Frank Wolf: Church, Americans Quiet on Rising Persecution
At a time when some members of Congress are more focused on the U.S. economy and other national matters, Rep. Frank Wolf (R-Va.) continues his decades-long crusade for human and religious rights. His first book, Prisoner of Conscience: One Man’s Crusade for Global Human and Religious Rights, details his work for those who have no voice.
Elected to the House of Representatives in 1980, he has represented Virginia for 16 terms. During much of his tenure, he has brought national and worldwide attention to persecution in such far-flung places as China, Sudan, Ecuador, Kabul, Romania, Tibet and the former Soviet Union.
Wolf has also been active in presenting bills before Congress in support of human and religious rights. This summer, the House passed legislation sponsored by Wolf and Rep. Anna Eshoo (D-Calif.) to create a special envoy at the U.S. State Department for religious minorities in the Near East and South Central Asia. That bill is now before the Senate.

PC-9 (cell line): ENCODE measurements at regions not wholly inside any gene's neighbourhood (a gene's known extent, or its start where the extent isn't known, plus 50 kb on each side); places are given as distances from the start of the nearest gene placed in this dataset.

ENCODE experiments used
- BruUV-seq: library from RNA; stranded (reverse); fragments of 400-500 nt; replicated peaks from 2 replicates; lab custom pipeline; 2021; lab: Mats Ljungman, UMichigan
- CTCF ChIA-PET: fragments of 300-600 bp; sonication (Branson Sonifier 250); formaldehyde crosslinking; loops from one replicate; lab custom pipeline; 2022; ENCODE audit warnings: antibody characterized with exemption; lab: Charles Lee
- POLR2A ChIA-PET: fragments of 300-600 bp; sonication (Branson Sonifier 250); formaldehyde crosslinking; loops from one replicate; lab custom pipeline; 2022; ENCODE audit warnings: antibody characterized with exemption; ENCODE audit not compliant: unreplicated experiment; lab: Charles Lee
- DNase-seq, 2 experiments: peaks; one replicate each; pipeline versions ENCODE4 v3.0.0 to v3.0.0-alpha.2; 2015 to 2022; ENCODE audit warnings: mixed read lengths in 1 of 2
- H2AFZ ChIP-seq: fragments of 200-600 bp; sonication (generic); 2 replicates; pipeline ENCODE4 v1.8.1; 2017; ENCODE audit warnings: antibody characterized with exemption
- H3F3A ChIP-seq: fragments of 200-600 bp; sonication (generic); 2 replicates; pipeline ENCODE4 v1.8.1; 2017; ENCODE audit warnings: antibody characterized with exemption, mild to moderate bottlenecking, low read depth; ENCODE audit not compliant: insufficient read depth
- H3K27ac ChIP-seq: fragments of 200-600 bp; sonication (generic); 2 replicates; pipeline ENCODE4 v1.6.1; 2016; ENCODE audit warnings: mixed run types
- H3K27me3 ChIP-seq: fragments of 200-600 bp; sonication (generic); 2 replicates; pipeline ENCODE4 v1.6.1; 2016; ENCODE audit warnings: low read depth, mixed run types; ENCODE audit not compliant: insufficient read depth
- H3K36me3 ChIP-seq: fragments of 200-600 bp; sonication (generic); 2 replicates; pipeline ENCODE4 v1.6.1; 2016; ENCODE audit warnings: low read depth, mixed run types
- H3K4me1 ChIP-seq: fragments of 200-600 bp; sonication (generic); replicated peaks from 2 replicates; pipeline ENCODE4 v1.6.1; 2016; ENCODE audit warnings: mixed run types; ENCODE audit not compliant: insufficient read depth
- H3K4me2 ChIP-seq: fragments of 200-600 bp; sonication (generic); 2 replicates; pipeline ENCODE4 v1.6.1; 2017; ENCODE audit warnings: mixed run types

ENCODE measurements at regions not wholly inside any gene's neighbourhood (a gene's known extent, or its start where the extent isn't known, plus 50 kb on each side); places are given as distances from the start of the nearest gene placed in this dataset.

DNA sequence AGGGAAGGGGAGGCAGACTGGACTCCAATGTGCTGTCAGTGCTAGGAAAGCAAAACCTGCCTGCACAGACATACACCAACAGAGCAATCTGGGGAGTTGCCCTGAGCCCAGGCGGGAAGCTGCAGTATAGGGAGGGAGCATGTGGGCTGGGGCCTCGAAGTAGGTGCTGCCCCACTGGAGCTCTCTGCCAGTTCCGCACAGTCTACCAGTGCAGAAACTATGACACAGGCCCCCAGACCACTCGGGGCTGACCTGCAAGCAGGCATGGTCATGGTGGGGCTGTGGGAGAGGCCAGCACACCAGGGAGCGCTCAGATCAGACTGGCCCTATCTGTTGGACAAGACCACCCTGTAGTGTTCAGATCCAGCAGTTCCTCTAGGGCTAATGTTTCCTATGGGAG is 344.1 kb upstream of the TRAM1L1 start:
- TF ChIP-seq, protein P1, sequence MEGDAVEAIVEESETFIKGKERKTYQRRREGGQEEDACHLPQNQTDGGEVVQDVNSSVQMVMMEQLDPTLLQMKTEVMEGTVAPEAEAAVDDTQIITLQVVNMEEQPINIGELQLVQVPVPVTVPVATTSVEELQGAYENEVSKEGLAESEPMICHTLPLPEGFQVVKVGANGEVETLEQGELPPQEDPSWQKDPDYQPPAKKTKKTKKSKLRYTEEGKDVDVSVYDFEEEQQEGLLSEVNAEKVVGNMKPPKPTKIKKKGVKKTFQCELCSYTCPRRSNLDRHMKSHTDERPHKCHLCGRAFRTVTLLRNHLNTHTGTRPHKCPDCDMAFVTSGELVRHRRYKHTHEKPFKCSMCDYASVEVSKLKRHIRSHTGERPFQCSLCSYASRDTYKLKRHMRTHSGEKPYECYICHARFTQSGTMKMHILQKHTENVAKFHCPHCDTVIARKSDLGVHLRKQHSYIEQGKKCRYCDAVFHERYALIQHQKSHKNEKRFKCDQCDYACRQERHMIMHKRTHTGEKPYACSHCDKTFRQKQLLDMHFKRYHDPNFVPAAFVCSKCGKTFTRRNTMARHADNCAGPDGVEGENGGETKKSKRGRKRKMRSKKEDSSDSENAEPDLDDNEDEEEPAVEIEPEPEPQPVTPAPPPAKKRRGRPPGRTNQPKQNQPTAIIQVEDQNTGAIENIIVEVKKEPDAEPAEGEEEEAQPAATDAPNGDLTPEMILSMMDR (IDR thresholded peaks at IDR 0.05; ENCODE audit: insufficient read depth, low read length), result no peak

In October, the House approved reauthorizing the U.S. Commission on International Religious Freedom, a 1998 creation of the Wolf-sponsored International Religious Freedom Act. The Senate has yet to act on this issue as of late October.
Called a “modern-day William Wilberforce” by Chuck Colson in his book’s introduction, Wolf has seen firsthand the effects of human and religious right violations. The Christian Post recently spoke with Wolf about Prisoner of Conscience and his support of unpopular causes.
CP: Why do we as Americans tend to ignore human and religious right violations in other countries?